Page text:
-

The Observer is a Student-run, daily print & online newspaper serving Notre Dame & Saint Mary's. Learn more about us.

-

archive

Win over SC means much more

Eric Prister | Tuesday, November 30, 2010

LOS ANGELES — It was a win over an unranked team. It moved the Irish to 7-5, certainly not a spectacular record and nowhere near the top 25, let alone a BCS bowl game or a national championship.

It was a victory over a team that is having its worst year in the last decade, a sanction-riddled team with a new coach and a backup quarterback. The Irish turned the ball over four times, and USC was a caught pass and 15 yards of open field away from continuing its eight-game win streak in the series. But Notre Dame’s 20-16 win over USC Saturday in the rain at the Los Angeles Memorial Coliseum could not have been more meaningful.

If the win over Utah was the true beginning of the Brian Kelly era at Notre Dame, then Saturday’s win was it’s first meaningful victory. It hardly matters that the Trojans are down and that the victory was not nearly as decisive as some of the ones USC has handed the Irish since 2002. Notre Dame beat USC, and that’s what matters.

Each season, it is jokingly claimed by Irish fans that even if Notre Dame goes 1-11, they will be satisfied as long as the win comes over SC. And while this season didn’t quite reach that extreme, a win over the Trojans to cap off an undefeated November changes the outlook on the 2010 campaign dramatically. The close losses to Michigan and Michigan State, the embarrassing performance against Navy and the heartbreaking loss to an inferior Tulsa can be basically ignored because of Notre Dame’s performance in November, and particularly Saturday’s win over the Trojans. The Irish still underachieved, but they did not quit. And this will be what characterizes the Kelly era.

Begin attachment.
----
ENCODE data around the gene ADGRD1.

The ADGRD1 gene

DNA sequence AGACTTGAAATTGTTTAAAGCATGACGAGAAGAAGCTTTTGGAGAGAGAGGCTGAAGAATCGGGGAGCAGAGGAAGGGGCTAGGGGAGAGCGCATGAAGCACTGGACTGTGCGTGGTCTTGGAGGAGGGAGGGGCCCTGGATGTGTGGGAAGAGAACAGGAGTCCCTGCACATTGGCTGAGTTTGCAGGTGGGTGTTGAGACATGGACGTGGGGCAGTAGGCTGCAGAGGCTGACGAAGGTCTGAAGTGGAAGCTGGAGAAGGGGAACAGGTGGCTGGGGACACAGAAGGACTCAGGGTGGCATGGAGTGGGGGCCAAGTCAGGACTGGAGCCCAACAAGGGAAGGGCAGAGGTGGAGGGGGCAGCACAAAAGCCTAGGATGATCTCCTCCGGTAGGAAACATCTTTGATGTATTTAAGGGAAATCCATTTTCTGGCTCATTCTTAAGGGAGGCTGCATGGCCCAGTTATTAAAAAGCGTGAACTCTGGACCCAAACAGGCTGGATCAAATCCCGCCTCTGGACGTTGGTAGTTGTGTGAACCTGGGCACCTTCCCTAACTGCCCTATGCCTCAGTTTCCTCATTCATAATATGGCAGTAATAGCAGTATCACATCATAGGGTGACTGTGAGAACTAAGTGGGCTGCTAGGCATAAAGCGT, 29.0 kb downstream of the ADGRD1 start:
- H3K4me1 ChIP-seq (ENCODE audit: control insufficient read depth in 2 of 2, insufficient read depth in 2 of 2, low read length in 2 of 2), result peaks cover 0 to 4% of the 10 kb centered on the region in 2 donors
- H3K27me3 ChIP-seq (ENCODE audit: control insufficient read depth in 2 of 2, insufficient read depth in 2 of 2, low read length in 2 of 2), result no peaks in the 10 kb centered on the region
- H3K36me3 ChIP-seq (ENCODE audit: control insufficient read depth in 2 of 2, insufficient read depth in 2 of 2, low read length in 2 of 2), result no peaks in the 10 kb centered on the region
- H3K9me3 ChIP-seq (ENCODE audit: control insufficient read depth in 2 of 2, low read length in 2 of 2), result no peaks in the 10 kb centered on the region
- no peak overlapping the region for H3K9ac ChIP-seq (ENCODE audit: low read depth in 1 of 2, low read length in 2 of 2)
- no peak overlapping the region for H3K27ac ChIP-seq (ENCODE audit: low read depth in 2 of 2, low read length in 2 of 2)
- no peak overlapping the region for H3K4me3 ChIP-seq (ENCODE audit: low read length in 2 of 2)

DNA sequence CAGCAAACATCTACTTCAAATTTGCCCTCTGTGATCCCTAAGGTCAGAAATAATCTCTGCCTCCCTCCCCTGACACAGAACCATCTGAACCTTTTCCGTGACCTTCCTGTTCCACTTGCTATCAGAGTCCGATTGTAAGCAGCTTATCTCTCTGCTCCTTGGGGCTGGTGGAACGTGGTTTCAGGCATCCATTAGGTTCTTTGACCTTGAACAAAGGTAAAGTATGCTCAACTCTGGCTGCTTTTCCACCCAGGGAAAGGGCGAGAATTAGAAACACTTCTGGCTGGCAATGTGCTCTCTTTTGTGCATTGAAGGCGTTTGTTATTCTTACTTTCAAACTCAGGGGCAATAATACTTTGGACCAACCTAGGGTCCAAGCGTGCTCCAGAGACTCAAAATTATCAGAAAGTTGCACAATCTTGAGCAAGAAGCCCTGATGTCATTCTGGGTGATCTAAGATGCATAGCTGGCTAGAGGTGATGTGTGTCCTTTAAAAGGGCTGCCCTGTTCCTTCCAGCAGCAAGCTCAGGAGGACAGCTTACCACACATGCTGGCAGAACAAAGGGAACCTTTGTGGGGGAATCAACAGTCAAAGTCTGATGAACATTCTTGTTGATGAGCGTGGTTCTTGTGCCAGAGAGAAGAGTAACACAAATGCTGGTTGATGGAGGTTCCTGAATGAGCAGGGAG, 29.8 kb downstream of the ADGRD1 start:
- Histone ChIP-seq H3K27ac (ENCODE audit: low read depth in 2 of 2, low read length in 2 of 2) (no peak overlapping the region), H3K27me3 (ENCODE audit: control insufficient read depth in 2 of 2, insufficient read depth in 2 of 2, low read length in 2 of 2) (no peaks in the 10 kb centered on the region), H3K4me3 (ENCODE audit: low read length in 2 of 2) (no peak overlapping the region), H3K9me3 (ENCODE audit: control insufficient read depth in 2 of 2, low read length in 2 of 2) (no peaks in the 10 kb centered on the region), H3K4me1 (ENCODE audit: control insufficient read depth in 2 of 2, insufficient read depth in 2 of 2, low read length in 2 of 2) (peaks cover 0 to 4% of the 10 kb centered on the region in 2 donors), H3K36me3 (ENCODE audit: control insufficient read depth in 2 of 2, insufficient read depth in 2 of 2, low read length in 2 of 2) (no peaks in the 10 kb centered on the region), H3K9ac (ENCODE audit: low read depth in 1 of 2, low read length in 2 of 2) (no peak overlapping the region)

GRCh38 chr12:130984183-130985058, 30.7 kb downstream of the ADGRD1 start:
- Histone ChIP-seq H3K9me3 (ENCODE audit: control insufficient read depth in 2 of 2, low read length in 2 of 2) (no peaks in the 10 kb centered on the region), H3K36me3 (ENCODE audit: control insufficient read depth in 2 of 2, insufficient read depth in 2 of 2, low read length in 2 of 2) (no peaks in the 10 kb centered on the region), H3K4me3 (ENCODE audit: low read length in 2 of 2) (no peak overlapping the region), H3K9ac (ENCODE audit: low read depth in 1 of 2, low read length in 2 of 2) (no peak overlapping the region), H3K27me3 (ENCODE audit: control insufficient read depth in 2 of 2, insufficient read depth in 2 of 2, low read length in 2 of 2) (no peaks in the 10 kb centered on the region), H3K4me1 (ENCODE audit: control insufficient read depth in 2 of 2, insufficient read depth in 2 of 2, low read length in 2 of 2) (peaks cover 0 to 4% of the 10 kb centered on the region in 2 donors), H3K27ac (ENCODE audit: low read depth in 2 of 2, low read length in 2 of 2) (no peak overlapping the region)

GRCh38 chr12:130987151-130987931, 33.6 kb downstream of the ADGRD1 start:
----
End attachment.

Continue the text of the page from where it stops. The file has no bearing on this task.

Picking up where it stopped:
In his first year, Tyrone Willingham started the season 8-0, beat two ranked teams but went into the Coliseum and lost by 31. Charlie Weis went 10-2 in his first year, including a win over then No. 3 Michigan, but lost to USC in the most heartbreaking fashion possible, a game that would set the tone for his entire tenure at Notre Dame. Both coaches had successes in their first year, but they could not beat USC, and could not bring Notre Dame back to prominence.

Kelly’s rookie season has been filled with controversy, both on and off the field. His coaching decisions have been questioned, his scheming critiqued. But when it mattered most, Kelly and the Irish succeeded, and did it in a spectacular way. A 7-5 record certainly isn’t ideal, for the fans nor the team itself. But the record that matters is 3-0 in November. The Irish were 3-10 over the last five years in the last month of the season, including five losses to their archrival, both heartbreaks and blowouts. Winning at the end of games and at the end of seasons needs a change of mindset, and this Irish program certainly looks to have made an attitude adjustment.

It is this attitude, which can only be crafted by facing adversity and still coming out on the other side, is what will bring Notre Dame the success that has escaped it for so long. The Irish lost a lead into the fourth quarter against both Michigan and Michigan State, but went into Los Angeles and beat the Trojans in the fourth quarter. They were outplayed and out-schemed by Navy, but came back and dominated a similar-in-style Army squad. They lost to an undersized Tulsa, but came back with a toughness that allowed them to beat a ranked Utah team. Notre Dame is not only learning from its mistakes, but is confident that it has learned from them, and is taking that confidence onto the field.

The win over USC is still just one win. But it is also a sign of things to come — not a sign of excellent recruiting or a decided schematic advantage, but a sign that this team has a willingness to see its faults, correct them, and know that it is better for it. It is a sign of good things to come.

The views expressed in this column are those of the author and not necessarily those of The Observer.

Contact Eric Prister at eprister@nd.edu